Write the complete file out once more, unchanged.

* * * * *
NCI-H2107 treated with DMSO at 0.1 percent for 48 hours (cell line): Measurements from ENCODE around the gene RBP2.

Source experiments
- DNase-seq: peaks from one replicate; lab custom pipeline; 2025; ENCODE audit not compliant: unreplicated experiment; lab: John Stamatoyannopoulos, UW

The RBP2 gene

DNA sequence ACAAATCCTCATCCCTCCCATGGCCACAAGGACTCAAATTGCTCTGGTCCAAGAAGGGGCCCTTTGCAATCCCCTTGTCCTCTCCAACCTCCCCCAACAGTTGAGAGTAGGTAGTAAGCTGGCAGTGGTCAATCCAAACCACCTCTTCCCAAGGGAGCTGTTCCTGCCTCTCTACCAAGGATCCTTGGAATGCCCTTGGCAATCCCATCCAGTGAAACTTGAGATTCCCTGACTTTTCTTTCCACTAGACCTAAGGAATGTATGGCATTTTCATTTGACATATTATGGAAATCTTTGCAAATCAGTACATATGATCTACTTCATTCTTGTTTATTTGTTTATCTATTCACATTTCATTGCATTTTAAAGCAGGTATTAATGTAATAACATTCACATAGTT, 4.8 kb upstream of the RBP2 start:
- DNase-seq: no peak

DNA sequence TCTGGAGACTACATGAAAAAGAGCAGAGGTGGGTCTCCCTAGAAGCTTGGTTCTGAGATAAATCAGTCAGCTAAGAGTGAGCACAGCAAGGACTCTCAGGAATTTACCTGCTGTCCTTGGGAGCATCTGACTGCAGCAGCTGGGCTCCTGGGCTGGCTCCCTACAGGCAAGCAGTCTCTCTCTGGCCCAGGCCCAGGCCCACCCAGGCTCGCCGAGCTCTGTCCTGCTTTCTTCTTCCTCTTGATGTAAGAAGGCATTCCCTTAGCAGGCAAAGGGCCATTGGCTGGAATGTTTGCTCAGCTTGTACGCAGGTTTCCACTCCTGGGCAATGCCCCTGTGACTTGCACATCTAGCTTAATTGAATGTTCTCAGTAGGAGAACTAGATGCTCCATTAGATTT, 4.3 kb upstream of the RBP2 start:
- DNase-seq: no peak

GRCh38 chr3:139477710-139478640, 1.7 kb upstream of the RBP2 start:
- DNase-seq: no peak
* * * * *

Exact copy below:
NCI-H2107 treated with DMSO at 0.1 percent for 48 hours (cell line): Measurements from ENCODE around the gene RBP2.

Source experiments
- DNase-seq: peaks from one replicate; lab custom pipeline; 2025; ENCODE audit not compliant: unreplicated experiment; lab: John Stamatoyannopoulos, UW

The RBP2 gene

DNA sequence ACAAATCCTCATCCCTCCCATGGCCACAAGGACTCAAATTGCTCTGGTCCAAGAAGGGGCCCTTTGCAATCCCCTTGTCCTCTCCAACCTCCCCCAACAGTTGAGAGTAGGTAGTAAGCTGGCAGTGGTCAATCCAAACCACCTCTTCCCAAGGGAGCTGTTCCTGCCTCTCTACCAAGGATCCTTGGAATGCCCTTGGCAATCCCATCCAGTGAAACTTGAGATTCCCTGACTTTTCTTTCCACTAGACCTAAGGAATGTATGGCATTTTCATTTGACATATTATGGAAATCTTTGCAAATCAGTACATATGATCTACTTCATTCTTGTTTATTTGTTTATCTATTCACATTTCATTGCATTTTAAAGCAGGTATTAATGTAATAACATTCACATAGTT, 4.8 kb upstream of the RBP2 start:
- DNase-seq: no peak

DNA sequence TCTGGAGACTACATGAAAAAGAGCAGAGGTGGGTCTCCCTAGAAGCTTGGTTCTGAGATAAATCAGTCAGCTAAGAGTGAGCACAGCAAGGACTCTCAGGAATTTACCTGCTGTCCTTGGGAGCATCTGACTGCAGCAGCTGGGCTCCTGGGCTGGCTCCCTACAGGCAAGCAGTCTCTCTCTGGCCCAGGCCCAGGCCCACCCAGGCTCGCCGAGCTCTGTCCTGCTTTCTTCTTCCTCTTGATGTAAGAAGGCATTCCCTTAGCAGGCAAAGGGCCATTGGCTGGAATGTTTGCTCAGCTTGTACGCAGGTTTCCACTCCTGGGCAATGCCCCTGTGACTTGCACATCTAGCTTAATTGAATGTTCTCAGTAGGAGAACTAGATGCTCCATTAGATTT, 4.3 kb upstream of the RBP2 start:
- DNase-seq: no peak

GRCh38 chr3:139477710-139478640, 1.7 kb upstream of the RBP2 start:
- DNase-seq: no peak